Del cubismo al arte inobjetivo
Robert Delaunay, a painter by trade, wanted to write a book, never finished it: this is the book Robert Delaunay wanted to write.
This syllogism that seems paradoxical, twisted, spirical, nonetheless emerges as evidence when touring this paper meeting conducted by Pierre Francastel. These recovered papers, hitherto unpublished in Spanish, reflect Delaunay’s annotations about his work, about the reflections of his friend the poet Apollinaire about Cubism and its future, as well as conversations with his colleagues and students and even a project for a museum of Inobjective art
If, as Souriau says, there is no work of art that is not a work to be done, finding these fragments of writing should not lead us to lament for an alleged lack of unity but to confirm the search for a style of writing by fragments, aphorisms, by brushstrokes and touches, where perhaps the painter who writes feels the need, unconscious, to make some of the painting happen in writing. A stoned writing.
The work of Robert Delaunay (who goes in duet with that of Sonia, his wife) expresses the highest point of a central mutation in the plastic arts (whose plastic becoming Jean-Clet Martin analyzes in the prologue), towards the synthetic, Simultaneous, the non-objective. Mutation that is expressed transversely in all fields in that early twentieth century, which had its predecessors “in our revolutionary Delacroix, of which we are grandchildren,” and “in the stubborn Cézanne.” Mutation that brings light and color to its primary place, to the formal place, which creates forms and rhythms.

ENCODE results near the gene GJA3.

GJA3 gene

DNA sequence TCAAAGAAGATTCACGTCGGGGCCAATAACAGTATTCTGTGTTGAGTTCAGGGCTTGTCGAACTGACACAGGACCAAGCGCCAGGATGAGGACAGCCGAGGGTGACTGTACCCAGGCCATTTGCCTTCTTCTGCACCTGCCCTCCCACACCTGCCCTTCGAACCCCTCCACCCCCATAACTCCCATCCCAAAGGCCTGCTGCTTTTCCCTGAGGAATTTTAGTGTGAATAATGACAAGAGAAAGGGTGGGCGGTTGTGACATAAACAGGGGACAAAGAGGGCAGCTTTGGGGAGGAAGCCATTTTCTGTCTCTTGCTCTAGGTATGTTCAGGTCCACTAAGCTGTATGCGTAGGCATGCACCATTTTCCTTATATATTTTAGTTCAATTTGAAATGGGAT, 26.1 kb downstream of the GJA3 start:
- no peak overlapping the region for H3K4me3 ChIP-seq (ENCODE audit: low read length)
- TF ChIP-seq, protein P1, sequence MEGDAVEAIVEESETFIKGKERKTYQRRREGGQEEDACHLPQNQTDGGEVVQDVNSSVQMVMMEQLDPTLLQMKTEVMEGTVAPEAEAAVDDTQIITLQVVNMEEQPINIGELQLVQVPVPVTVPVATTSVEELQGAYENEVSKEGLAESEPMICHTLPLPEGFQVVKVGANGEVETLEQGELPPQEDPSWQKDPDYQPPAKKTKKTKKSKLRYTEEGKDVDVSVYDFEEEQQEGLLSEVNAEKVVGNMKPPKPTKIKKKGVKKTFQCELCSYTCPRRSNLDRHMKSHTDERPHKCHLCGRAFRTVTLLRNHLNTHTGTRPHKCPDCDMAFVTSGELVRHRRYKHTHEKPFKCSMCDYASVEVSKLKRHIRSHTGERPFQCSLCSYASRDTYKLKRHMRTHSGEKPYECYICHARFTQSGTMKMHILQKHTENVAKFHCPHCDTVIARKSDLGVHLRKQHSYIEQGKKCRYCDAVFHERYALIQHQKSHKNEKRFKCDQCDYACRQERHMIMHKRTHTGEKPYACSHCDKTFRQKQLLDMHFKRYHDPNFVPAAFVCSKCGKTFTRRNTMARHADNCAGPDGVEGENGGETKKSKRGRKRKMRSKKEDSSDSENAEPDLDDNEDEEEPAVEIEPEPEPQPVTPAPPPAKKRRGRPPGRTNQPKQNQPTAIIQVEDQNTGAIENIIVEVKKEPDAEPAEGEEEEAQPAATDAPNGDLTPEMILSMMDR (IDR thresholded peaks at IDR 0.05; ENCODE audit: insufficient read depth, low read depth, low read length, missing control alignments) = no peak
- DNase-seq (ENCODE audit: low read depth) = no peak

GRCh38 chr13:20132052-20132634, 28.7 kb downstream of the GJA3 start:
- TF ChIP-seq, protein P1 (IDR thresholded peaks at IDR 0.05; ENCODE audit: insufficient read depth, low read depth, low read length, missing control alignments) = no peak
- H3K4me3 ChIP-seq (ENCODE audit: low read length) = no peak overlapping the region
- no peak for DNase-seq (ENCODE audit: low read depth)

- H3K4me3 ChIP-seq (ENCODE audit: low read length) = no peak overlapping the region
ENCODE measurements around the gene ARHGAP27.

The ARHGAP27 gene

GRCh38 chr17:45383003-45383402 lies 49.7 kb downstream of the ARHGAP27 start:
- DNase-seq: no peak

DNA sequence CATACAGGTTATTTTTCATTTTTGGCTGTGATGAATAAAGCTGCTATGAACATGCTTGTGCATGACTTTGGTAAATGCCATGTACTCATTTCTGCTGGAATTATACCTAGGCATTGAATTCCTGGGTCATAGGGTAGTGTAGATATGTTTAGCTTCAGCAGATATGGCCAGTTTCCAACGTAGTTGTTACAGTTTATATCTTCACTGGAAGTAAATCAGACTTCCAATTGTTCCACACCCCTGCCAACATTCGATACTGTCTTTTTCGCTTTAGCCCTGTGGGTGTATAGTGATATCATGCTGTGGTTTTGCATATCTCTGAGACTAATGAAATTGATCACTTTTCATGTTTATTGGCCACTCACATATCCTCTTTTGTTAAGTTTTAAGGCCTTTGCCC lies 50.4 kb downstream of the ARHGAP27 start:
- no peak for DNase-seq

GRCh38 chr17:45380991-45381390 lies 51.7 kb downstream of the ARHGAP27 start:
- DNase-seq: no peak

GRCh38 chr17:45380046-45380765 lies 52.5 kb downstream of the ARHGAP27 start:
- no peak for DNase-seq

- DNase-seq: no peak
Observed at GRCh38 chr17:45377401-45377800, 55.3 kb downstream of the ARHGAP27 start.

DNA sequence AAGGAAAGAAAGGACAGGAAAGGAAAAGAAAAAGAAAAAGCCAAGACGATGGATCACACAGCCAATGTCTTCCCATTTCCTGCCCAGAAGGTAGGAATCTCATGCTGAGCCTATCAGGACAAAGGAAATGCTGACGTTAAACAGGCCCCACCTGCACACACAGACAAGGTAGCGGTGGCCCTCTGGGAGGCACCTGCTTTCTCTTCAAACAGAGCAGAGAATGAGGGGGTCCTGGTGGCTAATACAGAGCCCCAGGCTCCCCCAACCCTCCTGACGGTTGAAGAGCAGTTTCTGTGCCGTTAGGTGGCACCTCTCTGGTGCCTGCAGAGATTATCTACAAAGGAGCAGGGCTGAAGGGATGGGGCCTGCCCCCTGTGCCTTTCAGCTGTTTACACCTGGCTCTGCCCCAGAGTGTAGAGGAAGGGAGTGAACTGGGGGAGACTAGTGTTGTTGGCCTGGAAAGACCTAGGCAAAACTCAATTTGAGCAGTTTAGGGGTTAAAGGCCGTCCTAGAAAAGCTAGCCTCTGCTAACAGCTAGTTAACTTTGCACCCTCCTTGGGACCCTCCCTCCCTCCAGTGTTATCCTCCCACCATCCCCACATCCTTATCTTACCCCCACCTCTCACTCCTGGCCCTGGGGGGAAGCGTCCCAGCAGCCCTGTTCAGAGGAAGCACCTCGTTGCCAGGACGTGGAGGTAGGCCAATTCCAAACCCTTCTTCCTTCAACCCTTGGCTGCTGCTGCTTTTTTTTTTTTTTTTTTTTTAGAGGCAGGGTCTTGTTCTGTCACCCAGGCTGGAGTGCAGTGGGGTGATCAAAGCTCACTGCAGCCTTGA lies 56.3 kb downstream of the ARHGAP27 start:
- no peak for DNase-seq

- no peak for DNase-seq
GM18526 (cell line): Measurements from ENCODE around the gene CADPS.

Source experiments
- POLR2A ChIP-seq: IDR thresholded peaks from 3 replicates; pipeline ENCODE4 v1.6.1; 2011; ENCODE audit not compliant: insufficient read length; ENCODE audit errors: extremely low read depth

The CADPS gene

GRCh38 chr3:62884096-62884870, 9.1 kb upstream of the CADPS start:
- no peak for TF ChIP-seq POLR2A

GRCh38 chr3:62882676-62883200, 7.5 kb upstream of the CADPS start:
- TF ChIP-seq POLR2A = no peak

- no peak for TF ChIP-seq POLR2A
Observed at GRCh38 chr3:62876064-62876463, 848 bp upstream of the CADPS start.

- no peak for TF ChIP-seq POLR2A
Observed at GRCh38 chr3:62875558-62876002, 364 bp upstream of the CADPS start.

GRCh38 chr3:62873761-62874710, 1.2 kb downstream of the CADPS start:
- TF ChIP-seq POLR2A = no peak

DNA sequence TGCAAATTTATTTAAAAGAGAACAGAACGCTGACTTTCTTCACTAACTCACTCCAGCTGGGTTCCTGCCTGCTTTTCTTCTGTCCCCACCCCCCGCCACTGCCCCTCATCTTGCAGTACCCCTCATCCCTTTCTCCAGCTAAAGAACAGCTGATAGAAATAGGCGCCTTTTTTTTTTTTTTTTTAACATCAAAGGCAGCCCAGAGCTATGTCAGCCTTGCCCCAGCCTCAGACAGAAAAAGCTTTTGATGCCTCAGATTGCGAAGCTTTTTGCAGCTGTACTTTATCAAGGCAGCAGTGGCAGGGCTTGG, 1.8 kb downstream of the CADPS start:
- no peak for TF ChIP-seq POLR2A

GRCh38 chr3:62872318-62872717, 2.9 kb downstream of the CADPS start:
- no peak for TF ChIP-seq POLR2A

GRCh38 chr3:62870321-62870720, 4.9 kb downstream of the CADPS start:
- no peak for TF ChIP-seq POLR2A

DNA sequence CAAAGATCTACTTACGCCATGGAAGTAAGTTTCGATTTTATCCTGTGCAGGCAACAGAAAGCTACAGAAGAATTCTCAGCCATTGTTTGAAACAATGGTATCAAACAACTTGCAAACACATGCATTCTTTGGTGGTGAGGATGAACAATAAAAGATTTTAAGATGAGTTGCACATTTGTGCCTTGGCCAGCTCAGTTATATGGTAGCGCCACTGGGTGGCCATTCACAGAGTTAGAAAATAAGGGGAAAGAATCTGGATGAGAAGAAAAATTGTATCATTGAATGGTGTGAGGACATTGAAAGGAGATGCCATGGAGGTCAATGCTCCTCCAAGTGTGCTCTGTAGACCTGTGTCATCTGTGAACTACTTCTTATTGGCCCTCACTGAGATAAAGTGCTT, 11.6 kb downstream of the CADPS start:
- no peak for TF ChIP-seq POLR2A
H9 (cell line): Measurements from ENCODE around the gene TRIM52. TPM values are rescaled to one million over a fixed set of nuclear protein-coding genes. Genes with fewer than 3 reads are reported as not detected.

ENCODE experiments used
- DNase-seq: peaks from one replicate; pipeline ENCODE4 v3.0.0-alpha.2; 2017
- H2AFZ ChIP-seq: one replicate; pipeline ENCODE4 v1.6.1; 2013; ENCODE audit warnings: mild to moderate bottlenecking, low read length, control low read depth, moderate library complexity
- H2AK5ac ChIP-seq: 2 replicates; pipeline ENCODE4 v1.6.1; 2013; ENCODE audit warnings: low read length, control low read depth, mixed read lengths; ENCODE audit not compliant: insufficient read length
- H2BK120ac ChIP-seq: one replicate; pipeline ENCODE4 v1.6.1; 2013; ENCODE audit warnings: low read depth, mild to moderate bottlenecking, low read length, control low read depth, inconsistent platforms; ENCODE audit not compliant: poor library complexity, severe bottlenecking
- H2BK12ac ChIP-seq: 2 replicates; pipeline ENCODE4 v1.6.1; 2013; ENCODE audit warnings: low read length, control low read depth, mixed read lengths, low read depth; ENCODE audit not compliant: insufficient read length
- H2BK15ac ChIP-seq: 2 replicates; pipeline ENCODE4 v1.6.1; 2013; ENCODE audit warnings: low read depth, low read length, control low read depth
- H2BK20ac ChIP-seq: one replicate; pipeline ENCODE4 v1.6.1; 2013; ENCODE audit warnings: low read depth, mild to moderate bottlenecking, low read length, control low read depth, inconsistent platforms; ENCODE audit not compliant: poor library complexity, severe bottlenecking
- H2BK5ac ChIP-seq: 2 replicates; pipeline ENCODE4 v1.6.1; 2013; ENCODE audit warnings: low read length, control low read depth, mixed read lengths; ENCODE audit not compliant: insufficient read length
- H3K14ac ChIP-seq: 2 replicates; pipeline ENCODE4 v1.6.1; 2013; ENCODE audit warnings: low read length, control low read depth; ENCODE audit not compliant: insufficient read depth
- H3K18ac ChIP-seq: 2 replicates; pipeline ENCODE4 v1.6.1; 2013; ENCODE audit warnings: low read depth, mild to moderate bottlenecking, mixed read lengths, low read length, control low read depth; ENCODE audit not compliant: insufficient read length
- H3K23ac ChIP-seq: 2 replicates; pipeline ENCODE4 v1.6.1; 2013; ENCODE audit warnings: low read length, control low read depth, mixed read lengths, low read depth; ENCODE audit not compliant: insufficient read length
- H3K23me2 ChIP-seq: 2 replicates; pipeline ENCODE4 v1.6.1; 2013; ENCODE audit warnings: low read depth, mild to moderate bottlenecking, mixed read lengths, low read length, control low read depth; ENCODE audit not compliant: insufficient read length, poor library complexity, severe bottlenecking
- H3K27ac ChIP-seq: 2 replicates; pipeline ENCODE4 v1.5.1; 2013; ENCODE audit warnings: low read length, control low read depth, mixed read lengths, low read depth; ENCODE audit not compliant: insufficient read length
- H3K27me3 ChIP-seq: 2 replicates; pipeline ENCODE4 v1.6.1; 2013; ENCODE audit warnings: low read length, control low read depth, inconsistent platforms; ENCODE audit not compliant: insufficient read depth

But the search for the Delaunay, although inscribed in a lineage, will be a radical break with the old means of expression (the old schools, but also Cubism, Futurism, Neo-Impressionism, geometric abstraction), will be the creation of new media . From there the “inobjective” nickname that seeks to demarcate from the river of abstraction the tributary with the greatest burden of the future: that driven by light and color.
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